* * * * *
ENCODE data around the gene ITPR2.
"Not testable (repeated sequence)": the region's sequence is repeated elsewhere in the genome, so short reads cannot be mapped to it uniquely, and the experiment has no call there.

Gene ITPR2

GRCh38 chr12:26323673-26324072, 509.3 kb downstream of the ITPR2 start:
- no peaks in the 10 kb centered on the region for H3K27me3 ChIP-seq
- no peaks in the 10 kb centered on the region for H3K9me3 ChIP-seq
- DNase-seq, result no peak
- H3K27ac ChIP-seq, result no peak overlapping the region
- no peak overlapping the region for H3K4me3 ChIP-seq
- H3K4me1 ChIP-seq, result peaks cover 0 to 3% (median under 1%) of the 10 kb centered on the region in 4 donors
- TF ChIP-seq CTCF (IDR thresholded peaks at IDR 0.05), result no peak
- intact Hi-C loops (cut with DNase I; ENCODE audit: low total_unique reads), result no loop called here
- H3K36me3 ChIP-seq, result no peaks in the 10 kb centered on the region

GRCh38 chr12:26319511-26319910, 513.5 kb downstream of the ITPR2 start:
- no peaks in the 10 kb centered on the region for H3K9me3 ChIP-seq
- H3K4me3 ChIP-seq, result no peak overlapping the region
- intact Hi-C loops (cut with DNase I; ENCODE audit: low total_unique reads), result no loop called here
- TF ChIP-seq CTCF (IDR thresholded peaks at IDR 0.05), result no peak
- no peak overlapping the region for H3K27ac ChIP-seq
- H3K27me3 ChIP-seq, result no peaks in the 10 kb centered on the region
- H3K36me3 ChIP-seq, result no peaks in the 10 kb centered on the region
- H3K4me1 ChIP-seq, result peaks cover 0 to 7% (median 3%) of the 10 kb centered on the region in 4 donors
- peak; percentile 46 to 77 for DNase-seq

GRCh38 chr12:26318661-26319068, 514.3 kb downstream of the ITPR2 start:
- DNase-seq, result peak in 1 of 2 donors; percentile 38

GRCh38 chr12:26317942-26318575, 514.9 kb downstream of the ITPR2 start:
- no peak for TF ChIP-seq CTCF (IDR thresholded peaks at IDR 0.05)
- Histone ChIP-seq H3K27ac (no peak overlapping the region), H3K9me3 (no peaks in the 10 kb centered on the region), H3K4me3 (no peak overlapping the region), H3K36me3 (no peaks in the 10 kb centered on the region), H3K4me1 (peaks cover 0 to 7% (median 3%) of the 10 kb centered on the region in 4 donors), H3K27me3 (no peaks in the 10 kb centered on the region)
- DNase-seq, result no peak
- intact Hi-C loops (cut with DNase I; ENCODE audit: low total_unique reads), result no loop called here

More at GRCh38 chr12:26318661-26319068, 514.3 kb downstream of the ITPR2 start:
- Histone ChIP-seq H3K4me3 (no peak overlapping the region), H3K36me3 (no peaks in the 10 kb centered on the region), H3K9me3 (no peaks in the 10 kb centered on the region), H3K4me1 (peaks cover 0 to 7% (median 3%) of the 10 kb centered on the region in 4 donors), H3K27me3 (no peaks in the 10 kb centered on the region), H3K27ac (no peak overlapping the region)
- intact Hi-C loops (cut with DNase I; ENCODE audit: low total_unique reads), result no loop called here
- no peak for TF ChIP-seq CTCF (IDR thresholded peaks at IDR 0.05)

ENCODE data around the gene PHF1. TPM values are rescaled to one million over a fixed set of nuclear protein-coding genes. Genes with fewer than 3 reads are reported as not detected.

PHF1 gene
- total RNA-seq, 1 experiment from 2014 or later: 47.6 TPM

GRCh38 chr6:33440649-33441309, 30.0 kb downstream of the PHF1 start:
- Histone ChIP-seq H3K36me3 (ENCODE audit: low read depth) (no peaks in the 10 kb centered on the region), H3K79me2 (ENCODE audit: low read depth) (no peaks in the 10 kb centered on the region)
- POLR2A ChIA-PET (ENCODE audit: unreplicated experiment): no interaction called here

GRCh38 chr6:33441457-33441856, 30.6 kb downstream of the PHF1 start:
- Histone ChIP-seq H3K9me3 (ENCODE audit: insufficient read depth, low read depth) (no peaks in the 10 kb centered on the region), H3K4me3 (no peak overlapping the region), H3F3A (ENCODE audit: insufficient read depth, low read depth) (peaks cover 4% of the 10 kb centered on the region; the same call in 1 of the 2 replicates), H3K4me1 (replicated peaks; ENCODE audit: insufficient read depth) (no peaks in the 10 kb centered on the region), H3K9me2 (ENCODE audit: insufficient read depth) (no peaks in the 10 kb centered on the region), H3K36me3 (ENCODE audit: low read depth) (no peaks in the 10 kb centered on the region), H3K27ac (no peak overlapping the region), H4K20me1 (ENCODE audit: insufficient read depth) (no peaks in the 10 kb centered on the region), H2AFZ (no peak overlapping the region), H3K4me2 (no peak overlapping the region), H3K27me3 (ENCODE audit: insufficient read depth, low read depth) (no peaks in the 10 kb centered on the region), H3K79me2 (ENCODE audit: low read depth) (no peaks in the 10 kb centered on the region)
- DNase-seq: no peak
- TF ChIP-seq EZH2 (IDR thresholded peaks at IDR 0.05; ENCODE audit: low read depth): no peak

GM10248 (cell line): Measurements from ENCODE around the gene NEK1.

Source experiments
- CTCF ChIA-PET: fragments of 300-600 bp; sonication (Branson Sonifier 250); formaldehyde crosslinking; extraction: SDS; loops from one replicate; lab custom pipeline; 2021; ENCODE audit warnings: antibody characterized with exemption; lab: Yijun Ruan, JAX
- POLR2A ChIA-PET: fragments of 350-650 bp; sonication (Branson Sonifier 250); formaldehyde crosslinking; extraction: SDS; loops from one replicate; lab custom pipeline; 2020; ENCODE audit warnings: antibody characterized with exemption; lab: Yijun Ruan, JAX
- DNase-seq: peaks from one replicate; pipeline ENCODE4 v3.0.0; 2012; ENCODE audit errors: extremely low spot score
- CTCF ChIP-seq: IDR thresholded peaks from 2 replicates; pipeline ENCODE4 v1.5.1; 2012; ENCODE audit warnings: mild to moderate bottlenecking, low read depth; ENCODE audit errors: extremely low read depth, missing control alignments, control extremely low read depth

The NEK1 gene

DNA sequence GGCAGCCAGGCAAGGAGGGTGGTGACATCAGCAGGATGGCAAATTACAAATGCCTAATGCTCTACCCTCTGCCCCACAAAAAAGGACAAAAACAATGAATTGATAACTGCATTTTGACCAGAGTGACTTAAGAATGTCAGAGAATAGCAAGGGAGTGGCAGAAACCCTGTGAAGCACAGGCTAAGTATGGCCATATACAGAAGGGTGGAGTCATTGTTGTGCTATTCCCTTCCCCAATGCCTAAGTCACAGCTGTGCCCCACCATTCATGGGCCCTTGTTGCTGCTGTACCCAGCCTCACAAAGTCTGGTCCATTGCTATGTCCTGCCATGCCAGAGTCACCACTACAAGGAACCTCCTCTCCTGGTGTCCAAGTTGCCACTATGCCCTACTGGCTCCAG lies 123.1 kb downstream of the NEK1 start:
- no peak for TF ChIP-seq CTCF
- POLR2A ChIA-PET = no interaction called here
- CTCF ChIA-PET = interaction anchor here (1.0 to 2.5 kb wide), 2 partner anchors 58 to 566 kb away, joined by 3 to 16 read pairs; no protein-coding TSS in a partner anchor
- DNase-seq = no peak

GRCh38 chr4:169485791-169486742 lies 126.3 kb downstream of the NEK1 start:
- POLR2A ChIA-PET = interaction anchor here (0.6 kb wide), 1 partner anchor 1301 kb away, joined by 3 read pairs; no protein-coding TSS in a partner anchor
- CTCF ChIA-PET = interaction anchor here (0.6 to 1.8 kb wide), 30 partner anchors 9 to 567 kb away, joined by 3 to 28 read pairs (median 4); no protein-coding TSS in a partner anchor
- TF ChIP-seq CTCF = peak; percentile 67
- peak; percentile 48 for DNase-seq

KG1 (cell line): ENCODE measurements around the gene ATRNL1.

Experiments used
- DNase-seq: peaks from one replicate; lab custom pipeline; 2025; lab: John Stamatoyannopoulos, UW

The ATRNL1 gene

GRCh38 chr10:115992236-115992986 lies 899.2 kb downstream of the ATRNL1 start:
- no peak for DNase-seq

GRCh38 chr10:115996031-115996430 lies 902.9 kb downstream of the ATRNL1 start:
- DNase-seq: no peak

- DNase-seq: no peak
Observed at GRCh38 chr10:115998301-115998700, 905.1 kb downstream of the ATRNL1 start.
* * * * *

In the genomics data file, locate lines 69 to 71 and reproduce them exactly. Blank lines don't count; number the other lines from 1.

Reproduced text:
- DNase-seq: no peak

- DNase-seq: no peak
Observed at GRCh38 chr10:115998301-115998700, 905.1 kb downstream of the ATRNL1 start.